by Piet Coetzer

Labour brokers: a complicated scene

Role-players from all sides oversimplify issues

Johann Redelinghuys: temporary employment is a worldwide trend
Johann Redelinghuys.jpg

Do South Africa's labour brokers exploit the most vulnerable members of the labour force, or are they champions of job creation? The answer is much more complicated than the public debate would have it. And the issues at stake are not unique to this country.

Amid the battle in the meeting rooms of parliament over legislation to regulate and/or restrict the activities of labour brokers, the country’s best-known employment agency, Adcorp – in releasing its latest Employment Index last week – claimed that, “Labour brokers are an essential part of the South African labour market. Labour broking is the fastest growing sector of the South African labour market. Labour brokers constitute a R44 billion industry, employing around 19 500 internal staff and just over one million agency workers ('temps')."

According to another source: “In South Africa in the past decade, the number of permanent full-time employees has fallen from 11 million to 9.1 million, according to 2012 figures. The stats for temps are not fully up to date, but so far the number has risen from 2.6 million to 3.9 million – a 50% increase!”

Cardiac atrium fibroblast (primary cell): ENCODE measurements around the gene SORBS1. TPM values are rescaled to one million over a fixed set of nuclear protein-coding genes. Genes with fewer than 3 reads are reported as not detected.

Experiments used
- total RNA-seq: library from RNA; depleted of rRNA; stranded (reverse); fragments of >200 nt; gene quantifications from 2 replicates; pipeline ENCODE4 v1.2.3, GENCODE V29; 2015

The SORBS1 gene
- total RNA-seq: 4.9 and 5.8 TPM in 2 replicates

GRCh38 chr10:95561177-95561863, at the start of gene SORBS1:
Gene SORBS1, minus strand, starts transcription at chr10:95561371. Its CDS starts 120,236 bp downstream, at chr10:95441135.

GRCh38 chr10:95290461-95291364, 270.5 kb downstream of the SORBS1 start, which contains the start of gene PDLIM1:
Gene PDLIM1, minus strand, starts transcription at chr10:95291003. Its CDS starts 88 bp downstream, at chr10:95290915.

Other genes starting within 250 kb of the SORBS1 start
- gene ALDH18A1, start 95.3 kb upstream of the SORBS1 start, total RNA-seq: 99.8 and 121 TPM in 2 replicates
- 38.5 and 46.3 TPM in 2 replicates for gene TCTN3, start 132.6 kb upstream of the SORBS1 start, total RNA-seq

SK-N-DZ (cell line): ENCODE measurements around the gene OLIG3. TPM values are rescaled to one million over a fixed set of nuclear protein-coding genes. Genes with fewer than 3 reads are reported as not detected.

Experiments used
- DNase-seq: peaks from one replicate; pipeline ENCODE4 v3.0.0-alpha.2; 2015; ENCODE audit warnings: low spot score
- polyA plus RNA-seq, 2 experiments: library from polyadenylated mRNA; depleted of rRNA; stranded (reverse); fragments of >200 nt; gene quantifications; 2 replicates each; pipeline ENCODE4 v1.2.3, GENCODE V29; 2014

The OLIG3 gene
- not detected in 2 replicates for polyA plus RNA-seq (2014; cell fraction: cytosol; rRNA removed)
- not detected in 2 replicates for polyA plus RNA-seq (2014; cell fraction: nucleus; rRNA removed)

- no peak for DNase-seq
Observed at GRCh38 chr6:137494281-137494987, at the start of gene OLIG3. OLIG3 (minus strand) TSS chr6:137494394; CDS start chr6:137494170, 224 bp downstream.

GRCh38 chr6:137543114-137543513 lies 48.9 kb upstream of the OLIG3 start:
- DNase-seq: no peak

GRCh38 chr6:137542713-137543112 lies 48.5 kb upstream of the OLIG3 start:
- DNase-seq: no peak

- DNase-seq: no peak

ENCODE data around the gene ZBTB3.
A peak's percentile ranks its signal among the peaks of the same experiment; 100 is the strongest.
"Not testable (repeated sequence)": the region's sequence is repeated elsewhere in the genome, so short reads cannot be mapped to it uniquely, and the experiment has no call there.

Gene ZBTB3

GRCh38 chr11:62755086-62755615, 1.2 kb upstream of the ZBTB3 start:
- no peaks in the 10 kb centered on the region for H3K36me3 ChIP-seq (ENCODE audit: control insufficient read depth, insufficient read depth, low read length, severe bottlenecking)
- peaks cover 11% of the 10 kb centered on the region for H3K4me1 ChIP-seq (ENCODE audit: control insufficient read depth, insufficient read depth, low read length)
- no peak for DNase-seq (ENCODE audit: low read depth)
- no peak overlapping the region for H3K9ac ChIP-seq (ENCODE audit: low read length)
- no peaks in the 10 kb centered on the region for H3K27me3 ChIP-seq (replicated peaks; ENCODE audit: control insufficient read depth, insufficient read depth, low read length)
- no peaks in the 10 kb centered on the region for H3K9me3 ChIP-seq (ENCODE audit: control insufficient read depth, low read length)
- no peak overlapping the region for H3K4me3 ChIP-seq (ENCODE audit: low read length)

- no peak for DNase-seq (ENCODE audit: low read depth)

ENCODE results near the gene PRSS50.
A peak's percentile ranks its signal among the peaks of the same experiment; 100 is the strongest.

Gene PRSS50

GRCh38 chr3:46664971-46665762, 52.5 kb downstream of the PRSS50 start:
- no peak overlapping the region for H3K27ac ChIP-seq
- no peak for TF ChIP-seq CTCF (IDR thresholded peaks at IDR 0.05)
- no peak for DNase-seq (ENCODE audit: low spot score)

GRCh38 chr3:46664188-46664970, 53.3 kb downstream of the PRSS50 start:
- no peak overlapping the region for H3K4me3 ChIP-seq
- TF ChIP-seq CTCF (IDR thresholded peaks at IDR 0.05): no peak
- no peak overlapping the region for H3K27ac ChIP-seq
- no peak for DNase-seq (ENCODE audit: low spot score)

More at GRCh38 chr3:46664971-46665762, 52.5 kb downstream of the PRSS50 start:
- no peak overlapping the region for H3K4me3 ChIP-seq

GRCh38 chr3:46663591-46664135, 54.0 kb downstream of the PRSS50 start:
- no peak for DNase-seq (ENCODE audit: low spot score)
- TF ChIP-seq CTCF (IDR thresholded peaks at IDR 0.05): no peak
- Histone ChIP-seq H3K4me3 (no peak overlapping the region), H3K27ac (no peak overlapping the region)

In parliament, Buti Manamela, the African National Congress whip of the Portfolio Committee on Labour, said: "We are targeting and protecting the most vulnerable of people ... mainly farmworkers, mineworkers and domestic workers. Those people are the people we are trying to protect – not just their jobs, but the quality of their jobs."

His comment came after the committee, by majority vote, agreed to change draft amendments to the Labour Relations Act (LRA), which would shorten from six to three months the period after which a temporary worker will become a full-time employee.

International trend

It is a known fact that the trend toward temporary employment is a worldwide phenomenon and, according to Johann Redelinghuys of Heidrick & Struggles, the South African statistics and trends for temporary workers are in line with those for the United States, Europe and China.

Particularly since the 2007 global financial – and subsequent economic – crisis, there has been an upward trend of businesses moving toward the employment of temporary workers.

And, the trend seems set to continue. According to one source in the US, it is expected that by 2020 more than 40% of the American workforce will be so-called "contingent workers”.

Among the reasons cited for this trend is that employers are reluctant to hire in case there is another economic downturn.

It is also a trend that is not restricted to the lower end of the jobs market. “All the way up the corporate ranks, increasing use is made of short-term consultants and contracted service providers. In the big companies, a surprising range of skills is now bought in on contract and temporary. These skills include month-end-crisis accountants, advertising and public relations specialists, supply chain consultants, tax advisers, recruitment specialists and many more,” writes Redelinghuys in his article.